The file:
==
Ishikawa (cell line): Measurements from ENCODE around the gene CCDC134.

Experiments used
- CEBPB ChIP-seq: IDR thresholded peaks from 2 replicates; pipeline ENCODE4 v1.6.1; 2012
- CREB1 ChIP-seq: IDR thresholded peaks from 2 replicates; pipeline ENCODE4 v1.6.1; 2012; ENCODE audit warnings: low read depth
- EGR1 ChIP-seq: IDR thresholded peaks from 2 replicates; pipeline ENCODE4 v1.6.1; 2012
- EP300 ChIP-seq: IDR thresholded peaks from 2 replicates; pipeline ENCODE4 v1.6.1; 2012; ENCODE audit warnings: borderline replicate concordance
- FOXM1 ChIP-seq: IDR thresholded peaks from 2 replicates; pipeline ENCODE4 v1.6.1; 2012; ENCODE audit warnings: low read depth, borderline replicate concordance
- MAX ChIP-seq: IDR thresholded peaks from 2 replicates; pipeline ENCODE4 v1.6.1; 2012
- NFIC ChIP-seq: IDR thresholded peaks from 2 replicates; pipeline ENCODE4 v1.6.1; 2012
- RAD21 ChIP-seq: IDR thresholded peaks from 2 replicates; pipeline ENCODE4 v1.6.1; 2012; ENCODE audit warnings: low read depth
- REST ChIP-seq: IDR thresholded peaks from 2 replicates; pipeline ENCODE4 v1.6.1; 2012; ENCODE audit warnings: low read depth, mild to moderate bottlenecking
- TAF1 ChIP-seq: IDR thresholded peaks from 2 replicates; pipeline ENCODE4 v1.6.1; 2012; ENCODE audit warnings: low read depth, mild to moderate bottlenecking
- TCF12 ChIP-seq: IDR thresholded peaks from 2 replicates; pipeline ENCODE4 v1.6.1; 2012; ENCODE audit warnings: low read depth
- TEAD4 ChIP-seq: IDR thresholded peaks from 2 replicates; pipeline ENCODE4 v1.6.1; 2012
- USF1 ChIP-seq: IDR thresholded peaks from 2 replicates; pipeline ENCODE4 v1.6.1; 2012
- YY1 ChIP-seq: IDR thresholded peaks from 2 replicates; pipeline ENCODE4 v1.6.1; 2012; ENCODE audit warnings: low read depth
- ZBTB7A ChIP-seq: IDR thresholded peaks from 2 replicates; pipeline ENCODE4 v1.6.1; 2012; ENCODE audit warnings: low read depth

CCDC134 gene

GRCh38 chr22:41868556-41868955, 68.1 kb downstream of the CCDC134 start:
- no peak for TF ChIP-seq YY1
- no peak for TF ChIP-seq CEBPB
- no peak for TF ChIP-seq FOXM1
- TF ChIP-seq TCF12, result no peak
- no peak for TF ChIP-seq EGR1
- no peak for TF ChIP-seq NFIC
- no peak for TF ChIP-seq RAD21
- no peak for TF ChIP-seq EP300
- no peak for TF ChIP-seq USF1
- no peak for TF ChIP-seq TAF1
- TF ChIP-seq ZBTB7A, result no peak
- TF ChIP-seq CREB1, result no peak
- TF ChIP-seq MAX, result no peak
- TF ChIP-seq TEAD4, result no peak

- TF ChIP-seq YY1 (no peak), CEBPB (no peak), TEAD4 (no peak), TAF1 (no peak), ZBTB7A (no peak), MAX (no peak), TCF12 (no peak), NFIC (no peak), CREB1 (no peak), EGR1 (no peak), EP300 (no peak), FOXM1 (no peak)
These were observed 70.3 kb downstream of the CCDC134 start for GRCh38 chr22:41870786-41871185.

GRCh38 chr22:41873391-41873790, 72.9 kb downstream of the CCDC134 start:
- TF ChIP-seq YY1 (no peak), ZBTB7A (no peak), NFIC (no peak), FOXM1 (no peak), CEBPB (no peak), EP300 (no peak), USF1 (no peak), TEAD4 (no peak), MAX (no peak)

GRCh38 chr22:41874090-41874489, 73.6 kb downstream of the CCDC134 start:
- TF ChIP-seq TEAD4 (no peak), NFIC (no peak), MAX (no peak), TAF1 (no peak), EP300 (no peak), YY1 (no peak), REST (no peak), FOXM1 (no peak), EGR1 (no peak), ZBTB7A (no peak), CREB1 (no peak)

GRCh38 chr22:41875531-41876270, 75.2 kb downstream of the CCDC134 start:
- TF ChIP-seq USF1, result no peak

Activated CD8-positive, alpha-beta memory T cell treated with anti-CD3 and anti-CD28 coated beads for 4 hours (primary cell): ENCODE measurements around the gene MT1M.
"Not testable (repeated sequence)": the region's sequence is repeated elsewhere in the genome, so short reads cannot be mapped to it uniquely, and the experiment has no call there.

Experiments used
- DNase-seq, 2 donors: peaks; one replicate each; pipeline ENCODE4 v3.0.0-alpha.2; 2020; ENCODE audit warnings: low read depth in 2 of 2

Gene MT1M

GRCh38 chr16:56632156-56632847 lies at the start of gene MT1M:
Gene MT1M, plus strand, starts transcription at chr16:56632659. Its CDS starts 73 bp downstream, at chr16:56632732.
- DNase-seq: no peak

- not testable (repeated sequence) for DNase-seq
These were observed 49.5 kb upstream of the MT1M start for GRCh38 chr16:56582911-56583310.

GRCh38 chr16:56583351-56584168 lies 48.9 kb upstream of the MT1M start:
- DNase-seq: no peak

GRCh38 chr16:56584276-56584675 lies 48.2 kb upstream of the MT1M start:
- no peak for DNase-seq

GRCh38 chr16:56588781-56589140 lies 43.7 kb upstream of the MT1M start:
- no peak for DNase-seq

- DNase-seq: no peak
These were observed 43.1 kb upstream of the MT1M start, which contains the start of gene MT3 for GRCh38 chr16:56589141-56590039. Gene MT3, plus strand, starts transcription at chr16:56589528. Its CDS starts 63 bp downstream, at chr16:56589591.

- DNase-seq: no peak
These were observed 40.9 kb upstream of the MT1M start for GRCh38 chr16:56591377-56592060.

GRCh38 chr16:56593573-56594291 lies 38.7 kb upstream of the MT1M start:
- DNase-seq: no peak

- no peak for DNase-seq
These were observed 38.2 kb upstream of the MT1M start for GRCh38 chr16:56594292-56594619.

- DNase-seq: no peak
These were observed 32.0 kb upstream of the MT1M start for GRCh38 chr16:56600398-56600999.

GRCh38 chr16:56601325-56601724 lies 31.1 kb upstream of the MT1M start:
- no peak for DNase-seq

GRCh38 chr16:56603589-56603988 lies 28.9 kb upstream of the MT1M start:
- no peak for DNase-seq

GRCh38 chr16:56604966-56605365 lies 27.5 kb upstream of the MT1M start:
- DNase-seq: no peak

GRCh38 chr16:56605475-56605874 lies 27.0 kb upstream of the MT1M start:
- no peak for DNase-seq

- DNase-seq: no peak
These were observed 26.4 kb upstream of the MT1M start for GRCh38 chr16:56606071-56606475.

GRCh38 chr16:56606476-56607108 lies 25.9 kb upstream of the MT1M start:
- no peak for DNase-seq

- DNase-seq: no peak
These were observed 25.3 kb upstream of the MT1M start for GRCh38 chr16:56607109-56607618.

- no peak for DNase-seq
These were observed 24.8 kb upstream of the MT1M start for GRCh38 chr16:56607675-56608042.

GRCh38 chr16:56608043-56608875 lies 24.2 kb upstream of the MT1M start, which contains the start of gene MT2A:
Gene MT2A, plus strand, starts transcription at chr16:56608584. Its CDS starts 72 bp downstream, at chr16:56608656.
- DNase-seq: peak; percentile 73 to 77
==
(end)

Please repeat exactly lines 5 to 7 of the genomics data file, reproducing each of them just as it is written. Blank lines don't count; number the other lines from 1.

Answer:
- EGR1 ChIP-seq: IDR thresholded peaks from 2 replicates; pipeline ENCODE4 v1.6.1; 2012
- EP300 ChIP-seq: IDR thresholded peaks from 2 replicates; pipeline ENCODE4 v1.6.1; 2012; ENCODE audit warnings: borderline replicate concordance
- FOXM1 ChIP-seq: IDR thresholded peaks from 2 replicates; pipeline ENCODE4 v1.6.1; 2012; ENCODE audit warnings: low read depth, borderline replicate concordance